Coming at business, and life, from a technology perspective, we often fail to consider some of the non-technology issues surrounding adoption of any new way of doing business. Yes, if it was all just a matter of attaching connector A to port B and inserting tab C into slot D, it would be a piece of cake.
But as we all know, and as Gary Audin writes in a new Webtorials entry, it just isn't that neat and clean. Those pesky people always get in the way. Audin's latest thoughts look at some non-technical barriers to UC implementation, and while his original piece isn't all that long, we're going to brief it down even further, almost Tweet-like, for you.
So, here are seven items to keep in mind when it comes to planning for UC:
Involve business units. Achieving UC goals requires the insight and buy-in of business units staff. If their objectives aren't represented, you shouldn't be surprised if they see UC as a failure.
Impact on processes. You have to understand the affected business processes initially in order to judge how UC will impact them and to gauge UC's cost-effectiveness.
How about hybrid? One approach, rather than premises OR cloud, is a combination. Try cloud-based services for new or limited-distribution applications initially, and if they work out well, bring them in-house along with other apps later on.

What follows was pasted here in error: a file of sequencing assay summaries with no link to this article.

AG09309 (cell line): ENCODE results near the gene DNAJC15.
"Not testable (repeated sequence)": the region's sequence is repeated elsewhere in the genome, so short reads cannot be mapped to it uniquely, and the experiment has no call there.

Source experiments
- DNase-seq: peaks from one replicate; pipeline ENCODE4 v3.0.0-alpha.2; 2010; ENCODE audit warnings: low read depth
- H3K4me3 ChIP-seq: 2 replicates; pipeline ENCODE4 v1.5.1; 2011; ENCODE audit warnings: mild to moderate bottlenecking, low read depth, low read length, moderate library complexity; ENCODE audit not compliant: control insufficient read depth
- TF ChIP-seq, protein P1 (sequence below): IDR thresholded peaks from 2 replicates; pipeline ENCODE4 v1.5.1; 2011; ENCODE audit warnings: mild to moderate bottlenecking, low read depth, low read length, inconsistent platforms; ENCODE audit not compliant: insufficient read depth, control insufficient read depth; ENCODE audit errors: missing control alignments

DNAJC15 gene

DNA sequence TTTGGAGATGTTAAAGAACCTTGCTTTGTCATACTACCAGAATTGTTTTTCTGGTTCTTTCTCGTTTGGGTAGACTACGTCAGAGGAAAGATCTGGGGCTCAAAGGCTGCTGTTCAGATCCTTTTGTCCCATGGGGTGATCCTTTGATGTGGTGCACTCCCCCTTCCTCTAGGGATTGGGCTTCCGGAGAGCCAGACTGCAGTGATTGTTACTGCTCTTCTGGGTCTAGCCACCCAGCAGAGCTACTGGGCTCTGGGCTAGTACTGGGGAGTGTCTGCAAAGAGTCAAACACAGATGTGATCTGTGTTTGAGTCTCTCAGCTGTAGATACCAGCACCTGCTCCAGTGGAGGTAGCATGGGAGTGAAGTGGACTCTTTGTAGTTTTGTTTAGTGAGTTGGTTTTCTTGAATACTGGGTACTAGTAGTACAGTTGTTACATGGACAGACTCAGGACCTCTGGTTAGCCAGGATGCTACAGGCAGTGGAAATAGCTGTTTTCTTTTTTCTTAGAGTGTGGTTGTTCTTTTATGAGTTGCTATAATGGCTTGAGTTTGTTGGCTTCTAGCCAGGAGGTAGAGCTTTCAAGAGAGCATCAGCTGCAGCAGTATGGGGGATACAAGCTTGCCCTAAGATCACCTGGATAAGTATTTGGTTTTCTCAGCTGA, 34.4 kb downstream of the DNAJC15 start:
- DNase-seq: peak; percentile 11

Winning hearts and minds. To overcome discomfort with changes UC may bring, run an internal marketing campaign (bought into by IT and business units) to sell the changes to the user base.
Cultural accommodation. To support the emerging culture of collaboration without damaging the existing culture, change is best done in an evolutionary way rather than revolutionary.
Know thy users. Being "user-aware" is essential, requiring IT staff to view changes from the user's perspective, providing a better sense of which UC functions apply and how they will improve the business operation.
Train, then train some more. Training users is the key to UC success, Audin says. Build such training into the budget if you ever hope to produce the hoped-for ROI.